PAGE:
CAVENHAM is a parish and village on the Icknield Way, 3 miles north from Saxham station on the Cambridge, Newmarket and Bury St. Edmunds branch of the Great Eastern railway, 5 south-east from Mildenhall, 7 west-north-west from Bury, and 70 by road from London in the Western division of the county, Lackford hundred, Mildenhall union and county court district, Fordham rural deanery, Sudbury archdeaconry, and Ely diocese. The church of St. Andrew, is a small ancient Gothic building of rubble and stone, and consists of chancel, nave, south porch and square tower containing 5 bells: the church was thoroughly restored in 1870. The register dates from the year 1539. The living is a discharged vicarage, present yearly value £113, arising from 𧴜, rent of300 acres of land, alloted in lieu of vicarial ithes, and interestb of £400 Royal Bounty, in the gift of the lord Chancellor, and held since 1845 by the Rev. Thomas William Carwardine M.A. of St. John's College, Cambridge. There a charity, left by W. Fermage, which produced £1 a year; also two plots of land in the parishes of Rickinghall and Thelnetham, yearly value about £15, for the repairs of the church. Cavenham Heath extends to the river Lark, which is navigable on the north of this parish, where it is crossed by a snall wooden bridge, called Temple bridge, and the parish is watered by one of its tributary brooks. Cavenham Hall, the seat of Harry Spencer Waddingfotn esq. J.P. is a modern brick bilding, situated in a small park. Capt. W. F. G. Farmer is lord of the manor; and H. S. Waddington esq. and Trinity College, Cambridge are the chief landowners. The soil is light and sandy; subsoil chalk. The chief crops are rye, barley and wheat. The area is 3,500 acres; rateable value, £988; the population in 1881 was 186.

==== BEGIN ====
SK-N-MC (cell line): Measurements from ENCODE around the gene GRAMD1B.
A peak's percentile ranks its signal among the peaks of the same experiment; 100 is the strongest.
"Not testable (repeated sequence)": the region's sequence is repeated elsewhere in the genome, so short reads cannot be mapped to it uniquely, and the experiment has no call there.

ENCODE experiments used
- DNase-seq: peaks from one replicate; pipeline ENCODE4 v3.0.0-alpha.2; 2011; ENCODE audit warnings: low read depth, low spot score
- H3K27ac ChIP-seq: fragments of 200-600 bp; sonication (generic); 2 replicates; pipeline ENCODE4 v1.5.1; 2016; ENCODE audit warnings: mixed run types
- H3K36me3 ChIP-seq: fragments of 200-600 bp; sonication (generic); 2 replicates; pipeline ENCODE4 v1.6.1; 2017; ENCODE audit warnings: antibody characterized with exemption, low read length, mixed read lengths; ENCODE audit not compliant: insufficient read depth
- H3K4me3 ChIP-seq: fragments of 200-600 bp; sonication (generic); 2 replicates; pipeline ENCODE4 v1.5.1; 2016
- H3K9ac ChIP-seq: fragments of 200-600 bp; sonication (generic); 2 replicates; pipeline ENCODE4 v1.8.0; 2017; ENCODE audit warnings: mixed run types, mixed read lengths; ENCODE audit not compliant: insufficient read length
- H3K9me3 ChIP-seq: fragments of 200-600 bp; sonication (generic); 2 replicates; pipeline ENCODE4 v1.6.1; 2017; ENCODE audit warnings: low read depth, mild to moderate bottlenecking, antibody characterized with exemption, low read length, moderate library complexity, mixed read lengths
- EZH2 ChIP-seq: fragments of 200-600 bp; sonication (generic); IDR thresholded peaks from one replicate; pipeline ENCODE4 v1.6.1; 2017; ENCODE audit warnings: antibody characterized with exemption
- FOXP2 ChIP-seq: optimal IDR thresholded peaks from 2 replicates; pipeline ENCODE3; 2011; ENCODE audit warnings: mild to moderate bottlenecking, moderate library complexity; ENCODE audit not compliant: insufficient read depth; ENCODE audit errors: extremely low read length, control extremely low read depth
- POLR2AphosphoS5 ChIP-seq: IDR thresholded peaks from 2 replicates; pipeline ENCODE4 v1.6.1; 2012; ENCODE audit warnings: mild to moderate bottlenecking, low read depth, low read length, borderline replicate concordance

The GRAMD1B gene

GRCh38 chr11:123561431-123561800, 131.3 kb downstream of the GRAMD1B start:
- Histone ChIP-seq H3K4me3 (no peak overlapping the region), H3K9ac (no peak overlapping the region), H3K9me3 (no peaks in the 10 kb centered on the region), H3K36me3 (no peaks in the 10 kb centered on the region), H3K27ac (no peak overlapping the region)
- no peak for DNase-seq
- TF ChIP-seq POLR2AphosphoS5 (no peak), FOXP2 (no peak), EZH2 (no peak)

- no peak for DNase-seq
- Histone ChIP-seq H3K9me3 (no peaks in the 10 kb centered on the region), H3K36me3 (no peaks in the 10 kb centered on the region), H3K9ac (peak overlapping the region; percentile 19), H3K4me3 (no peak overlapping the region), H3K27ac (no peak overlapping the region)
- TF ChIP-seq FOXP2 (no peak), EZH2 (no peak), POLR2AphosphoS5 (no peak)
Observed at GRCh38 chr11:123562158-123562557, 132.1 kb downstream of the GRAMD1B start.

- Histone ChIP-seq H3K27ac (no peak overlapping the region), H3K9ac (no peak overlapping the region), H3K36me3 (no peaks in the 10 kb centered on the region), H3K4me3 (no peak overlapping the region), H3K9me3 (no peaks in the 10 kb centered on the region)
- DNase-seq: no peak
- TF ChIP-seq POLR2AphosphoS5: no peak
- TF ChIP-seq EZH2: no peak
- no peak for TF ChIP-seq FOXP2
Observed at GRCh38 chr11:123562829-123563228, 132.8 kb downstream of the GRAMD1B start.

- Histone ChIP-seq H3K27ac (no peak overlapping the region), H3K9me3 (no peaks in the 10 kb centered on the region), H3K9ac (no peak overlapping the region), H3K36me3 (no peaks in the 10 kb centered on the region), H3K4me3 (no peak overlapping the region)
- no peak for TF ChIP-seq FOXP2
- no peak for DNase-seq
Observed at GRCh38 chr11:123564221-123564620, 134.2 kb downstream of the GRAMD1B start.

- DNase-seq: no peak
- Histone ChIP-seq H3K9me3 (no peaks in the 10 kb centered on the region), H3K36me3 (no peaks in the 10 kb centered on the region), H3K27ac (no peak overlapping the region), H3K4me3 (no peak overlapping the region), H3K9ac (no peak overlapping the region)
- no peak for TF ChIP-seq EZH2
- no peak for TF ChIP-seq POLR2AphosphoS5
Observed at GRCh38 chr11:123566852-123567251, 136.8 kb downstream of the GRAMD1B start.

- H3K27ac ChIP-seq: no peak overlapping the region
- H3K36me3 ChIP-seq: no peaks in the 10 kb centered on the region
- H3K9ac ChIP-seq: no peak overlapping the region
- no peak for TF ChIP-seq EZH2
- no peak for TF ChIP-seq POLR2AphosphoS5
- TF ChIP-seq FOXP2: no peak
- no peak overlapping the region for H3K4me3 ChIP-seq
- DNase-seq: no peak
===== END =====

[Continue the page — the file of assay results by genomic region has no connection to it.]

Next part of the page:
POST OFFICE. John Hammond, receiver. Letters by foot post through Soham, viâ Mildenhall, which is the nearest money order & telegraph office, Letters dispatched at 5.30 p.m.
School, erected in 1871 for 40 children, average attendance, 27 (supported pricipally by H. S. Waddington, esq.); Mrs. Mary Ann Lomax, mistress
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